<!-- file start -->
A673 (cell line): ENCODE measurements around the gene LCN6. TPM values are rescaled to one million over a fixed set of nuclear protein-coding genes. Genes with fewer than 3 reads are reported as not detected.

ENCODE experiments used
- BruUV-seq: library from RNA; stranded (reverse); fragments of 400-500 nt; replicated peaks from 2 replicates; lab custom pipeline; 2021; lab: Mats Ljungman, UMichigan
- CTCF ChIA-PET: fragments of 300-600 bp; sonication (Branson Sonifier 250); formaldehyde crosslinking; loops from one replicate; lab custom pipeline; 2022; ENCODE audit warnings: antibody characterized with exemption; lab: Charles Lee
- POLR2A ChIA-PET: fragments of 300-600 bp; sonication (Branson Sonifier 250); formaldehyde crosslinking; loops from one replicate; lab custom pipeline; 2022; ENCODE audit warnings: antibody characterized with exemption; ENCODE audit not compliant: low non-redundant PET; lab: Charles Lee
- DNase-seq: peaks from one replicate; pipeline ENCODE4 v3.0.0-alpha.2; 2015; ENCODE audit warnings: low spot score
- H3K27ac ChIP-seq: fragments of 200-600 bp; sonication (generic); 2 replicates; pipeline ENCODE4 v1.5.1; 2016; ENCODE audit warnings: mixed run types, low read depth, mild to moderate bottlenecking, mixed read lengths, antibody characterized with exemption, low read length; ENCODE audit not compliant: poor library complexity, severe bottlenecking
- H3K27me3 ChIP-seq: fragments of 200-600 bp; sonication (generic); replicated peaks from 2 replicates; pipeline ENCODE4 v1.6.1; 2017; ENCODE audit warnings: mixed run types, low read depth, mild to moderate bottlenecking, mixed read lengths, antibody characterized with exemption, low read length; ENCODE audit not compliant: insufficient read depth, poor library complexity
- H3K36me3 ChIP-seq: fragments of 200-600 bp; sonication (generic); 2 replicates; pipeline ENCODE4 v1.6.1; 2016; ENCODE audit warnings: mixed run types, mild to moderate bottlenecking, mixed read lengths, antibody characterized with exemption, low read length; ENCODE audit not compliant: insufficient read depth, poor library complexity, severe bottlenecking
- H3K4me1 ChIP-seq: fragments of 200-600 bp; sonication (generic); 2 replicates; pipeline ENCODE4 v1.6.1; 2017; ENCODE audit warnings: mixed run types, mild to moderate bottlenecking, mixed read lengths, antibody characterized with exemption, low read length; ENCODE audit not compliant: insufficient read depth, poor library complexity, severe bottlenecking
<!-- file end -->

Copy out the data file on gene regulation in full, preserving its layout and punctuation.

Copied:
A673 (cell line): ENCODE measurements around the gene LCN6. TPM values are rescaled to one million over a fixed set of nuclear protein-coding genes. Genes with fewer than 3 reads are reported as not detected.

ENCODE experiments used
- BruUV-seq: library from RNA; stranded (reverse); fragments of 400-500 nt; replicated peaks from 2 replicates; lab custom pipeline; 2021; lab: Mats Ljungman, UMichigan
- CTCF ChIA-PET: fragments of 300-600 bp; sonication (Branson Sonifier 250); formaldehyde crosslinking; loops from one replicate; lab custom pipeline; 2022; ENCODE audit warnings: antibody characterized with exemption; lab: Charles Lee
- POLR2A ChIA-PET: fragments of 300-600 bp; sonication (Branson Sonifier 250); formaldehyde crosslinking; loops from one replicate; lab custom pipeline; 2022; ENCODE audit warnings: antibody characterized with exemption; ENCODE audit not compliant: low non-redundant PET; lab: Charles Lee
- DNase-seq: peaks from one replicate; pipeline ENCODE4 v3.0.0-alpha.2; 2015; ENCODE audit warnings: low spot score
- H3K27ac ChIP-seq: fragments of 200-600 bp; sonication (generic); 2 replicates; pipeline ENCODE4 v1.5.1; 2016; ENCODE audit warnings: mixed run types, low read depth, mild to moderate bottlenecking, mixed read lengths, antibody characterized with exemption, low read length; ENCODE audit not compliant: poor library complexity, severe bottlenecking
- H3K27me3 ChIP-seq: fragments of 200-600 bp; sonication (generic); replicated peaks from 2 replicates; pipeline ENCODE4 v1.6.1; 2017; ENCODE audit warnings: mixed run types, low read depth, mild to moderate bottlenecking, mixed read lengths, antibody characterized with exemption, low read length; ENCODE audit not compliant: insufficient read depth, poor library complexity
- H3K36me3 ChIP-seq: fragments of 200-600 bp; sonication (generic); 2 replicates; pipeline ENCODE4 v1.6.1; 2016; ENCODE audit warnings: mixed run types, mild to moderate bottlenecking, mixed read lengths, antibody characterized with exemption, low read length; ENCODE audit not compliant: insufficient read depth, poor library complexity, severe bottlenecking
- H3K4me1 ChIP-seq: fragments of 200-600 bp; sonication (generic); 2 replicates; pipeline ENCODE4 v1.6.1; 2017; ENCODE audit warnings: mixed run types, mild to moderate bottlenecking, mixed read lengths, antibody characterized with exemption, low read length; ENCODE audit not compliant: insufficient read depth, poor library complexity, severe bottlenecking